In Pakistan, Radio Amplifies Terror of Taliban
By RICHARD A. OPPEL Jr. and PIR ZUBAIR SHAH, NEw York Times, January 25, 2009
PESHAWAR, Pakistan — Every night around 8 o’clock, the terrified residents of Swat, a lush and picturesque valley a hundred miles from three of Pakistan’s most important cities, crowd around their radios. They know that failure to listen and learn might lead to a lashing — or a beheading.
Using a portable radio transmitter, a local Taliban leader, Shah Doran, on most nights outlines newly proscribed “un-Islamic” activities in Swat, like selling DVDs, watching cable television, singing and dancing, criticizing the Taliban, shaving beards and allowing girls to attend school. He also reveals names of people the Taliban have recently killed for violating their decrees — and those they plan to kill.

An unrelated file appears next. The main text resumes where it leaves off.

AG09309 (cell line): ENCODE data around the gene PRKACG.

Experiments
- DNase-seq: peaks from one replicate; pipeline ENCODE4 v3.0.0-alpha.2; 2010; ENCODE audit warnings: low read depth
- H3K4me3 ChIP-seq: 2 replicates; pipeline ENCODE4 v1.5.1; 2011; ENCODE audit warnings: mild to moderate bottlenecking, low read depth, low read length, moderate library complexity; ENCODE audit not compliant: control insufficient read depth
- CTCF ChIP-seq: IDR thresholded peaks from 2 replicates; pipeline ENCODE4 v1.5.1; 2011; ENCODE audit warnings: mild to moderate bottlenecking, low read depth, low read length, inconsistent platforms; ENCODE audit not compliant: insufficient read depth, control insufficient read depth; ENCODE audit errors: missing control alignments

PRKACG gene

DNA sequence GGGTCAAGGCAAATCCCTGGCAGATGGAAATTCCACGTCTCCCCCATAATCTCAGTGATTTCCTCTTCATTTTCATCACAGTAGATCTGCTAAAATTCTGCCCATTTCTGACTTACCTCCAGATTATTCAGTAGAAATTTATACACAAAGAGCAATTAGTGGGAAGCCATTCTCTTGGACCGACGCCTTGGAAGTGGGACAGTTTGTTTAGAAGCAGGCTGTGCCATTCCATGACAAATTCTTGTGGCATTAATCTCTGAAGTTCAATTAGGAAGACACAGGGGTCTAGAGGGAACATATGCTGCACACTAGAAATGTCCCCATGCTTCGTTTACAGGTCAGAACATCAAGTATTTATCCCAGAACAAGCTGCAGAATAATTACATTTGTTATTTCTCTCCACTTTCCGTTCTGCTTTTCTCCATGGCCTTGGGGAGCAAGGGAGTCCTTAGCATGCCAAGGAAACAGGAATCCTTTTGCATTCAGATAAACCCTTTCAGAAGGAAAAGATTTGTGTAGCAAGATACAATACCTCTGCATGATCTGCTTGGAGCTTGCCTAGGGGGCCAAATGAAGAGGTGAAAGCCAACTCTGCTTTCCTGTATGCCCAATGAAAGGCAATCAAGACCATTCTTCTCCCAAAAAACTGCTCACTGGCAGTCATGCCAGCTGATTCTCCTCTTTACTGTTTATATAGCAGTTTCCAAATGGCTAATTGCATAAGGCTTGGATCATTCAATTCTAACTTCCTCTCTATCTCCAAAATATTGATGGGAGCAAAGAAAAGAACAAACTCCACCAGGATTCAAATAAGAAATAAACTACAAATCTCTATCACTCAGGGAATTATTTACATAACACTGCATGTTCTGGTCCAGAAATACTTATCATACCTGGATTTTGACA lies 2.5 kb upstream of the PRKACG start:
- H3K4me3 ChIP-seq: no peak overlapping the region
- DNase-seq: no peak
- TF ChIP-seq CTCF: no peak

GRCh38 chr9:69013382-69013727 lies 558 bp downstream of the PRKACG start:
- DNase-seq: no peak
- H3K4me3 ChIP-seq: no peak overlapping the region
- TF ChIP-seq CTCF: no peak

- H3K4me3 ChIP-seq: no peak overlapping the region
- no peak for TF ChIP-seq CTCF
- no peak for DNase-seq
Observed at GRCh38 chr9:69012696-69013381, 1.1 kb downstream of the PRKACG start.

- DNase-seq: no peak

“They control everything through the radio,” said one Swat resident, who declined to give his name for fear the Taliban might kill him. “Everyone waits for the broadcast.”
International attention remains fixed on the Taliban’s hold on Pakistan’s semiautonomous tribal areas, from where they launch attacks on American forces in Afghanistan. But for Pakistan, the loss of the Swat Valley could prove just as devastating.
Unlike the fringe tribal areas, Swat, a Delaware-size chunk of territory with 1.3 million residents and a rich cultural history, is part of Pakistan proper, within reach of Peshawar, Rawalpindi and Islamabad, the capital.
After more than a year of fighting, virtually all of it is now under Taliban control, marking the militants’ farthest advance eastward into Pakistan’s so-called settled areas, residents and government officials from the region say.
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